"I think the administration feels it has to show it's being aggressive in this area," he says. "This money is going to further those efforts -- we should expect to see a much more active EEOC in the near future."

The 2012 budget would also give OSHA an extra $6.4 million for safety and health standards, an additional $5 million for whistleblower protections and nearly $8 million more for enforcement, including the hiring of 25 additional compliance safety and health officers.

Ed Foulke, former assistant secretary of labor for OSHA under the recent Bush administration, says the increases may reflect an attempt by the administration to advance its goals via enforcement and rulemaking rather than trying to get new safety legislation through a hostile, Republican-controlled House of Representatives.

"It may also be that they're anticipating getting less for OSHA from Congress this year, so they could simply be asking for more in order to minimize the severity of potential cuts by the legislative branch," says Foulke, now a partner at Fisher and Phillips in Atlanta.

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One interesting aspect of the proposed OSHA budget, says Foulke, is that -- unlike the previous budget -- it does not include a cut for the agency's Voluntary Protection Program, which exempts employers from regular OSHA inspections if they maintain exemplary safety records.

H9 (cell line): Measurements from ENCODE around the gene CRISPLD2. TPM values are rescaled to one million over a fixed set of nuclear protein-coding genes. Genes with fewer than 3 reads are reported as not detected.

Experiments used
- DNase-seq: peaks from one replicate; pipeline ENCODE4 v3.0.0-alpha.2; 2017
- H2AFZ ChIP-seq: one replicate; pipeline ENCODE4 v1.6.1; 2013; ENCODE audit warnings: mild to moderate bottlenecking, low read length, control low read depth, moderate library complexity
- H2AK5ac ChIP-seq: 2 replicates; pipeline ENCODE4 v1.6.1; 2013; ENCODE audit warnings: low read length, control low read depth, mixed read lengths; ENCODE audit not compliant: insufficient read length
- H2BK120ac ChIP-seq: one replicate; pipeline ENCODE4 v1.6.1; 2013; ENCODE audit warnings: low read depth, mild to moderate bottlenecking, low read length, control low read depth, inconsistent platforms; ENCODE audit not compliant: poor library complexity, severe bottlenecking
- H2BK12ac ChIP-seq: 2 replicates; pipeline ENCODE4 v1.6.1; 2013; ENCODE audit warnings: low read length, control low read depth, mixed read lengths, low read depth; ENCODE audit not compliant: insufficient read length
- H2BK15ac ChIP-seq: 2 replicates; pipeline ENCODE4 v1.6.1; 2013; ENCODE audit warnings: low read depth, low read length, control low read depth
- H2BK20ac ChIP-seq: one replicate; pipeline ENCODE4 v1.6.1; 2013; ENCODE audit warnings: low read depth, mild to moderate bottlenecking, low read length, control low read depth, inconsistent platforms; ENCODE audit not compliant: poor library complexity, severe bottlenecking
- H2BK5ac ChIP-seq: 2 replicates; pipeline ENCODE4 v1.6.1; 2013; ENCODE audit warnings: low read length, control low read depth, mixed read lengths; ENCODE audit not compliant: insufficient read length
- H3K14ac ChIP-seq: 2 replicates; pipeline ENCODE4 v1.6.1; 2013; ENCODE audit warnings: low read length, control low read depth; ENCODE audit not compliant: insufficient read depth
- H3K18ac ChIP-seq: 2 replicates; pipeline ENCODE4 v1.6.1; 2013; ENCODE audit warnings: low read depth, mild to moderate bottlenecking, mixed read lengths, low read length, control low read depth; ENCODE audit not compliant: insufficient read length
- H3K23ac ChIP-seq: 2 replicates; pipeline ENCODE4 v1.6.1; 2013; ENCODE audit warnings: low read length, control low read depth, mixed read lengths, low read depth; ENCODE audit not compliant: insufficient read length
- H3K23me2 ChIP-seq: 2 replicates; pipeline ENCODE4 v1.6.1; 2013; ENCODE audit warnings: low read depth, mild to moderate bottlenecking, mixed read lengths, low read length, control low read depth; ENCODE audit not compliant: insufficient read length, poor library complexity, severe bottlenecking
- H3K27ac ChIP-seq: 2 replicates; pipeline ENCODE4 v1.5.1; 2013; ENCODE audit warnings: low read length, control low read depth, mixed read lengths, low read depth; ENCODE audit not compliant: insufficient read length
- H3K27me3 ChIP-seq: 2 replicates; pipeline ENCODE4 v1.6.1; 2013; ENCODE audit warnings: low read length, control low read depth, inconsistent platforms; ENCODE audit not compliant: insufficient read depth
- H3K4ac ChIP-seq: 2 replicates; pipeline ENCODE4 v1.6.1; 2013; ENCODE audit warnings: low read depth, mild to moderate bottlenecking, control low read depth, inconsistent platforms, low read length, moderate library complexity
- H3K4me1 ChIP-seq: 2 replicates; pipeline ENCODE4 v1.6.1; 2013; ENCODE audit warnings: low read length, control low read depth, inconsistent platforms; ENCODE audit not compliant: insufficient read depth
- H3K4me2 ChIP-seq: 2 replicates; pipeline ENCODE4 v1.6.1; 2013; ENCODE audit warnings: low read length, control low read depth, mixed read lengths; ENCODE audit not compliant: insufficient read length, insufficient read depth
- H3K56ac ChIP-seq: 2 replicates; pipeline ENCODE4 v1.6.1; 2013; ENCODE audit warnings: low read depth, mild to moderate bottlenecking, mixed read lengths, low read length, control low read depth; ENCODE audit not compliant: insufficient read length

"In their last budget, there was a significant budget cut for the VPP; this year, they're saying they won't cut it," he says.

The VPP represents a cooperative approach between industry and the federal government, he adds, which contrasts the Obama administration's more enforcement-driven approach.

"Injury and illness rates were trending downward well before the current administration and I think it's partly because companies are genuinely interested in improving safety," says Foulke. "Obama is more focused on enforcement being the real tool, but I personally think enforcement alone is not going to get you to zero fatalities."

Obama also proposes to shore up the nation's defined-benefit pension plans by giving the Pension Benefit Guaranty Corp. the authority to adjust its premiums to reflect a company's financial condition and the risks to its pensions.

Arthur Noonan, a partner at Mercer's Pittsburgh office, says "the jury's still out" as to whether it will work.

"Before I could say whether it's good or bad, I'd need to know what kind of criteria they're going to use to make these judgments and what kind of sliding scale is going to be used to determine the financial risks of a plan and its sponsor," he says, adding that the idea for giving the PBGC this authority was originally proposed by the previous administration.

Among other items, Obama proposes to strengthen the nation's enormously stressed unemployment-insurance system by giving states a two-year suspension of interest payments on UI loans they've received from the federal government.

He also wants to encourage states to put their UI systems on a better financial footing by increasing the minimum level of wages subject to unemployment taxes to $15,000, starting in 2014.

The president also calls for a $380 million "Workforce Innovation Fund," in which states and regions will compete for the money by transforming their workforce-development programs.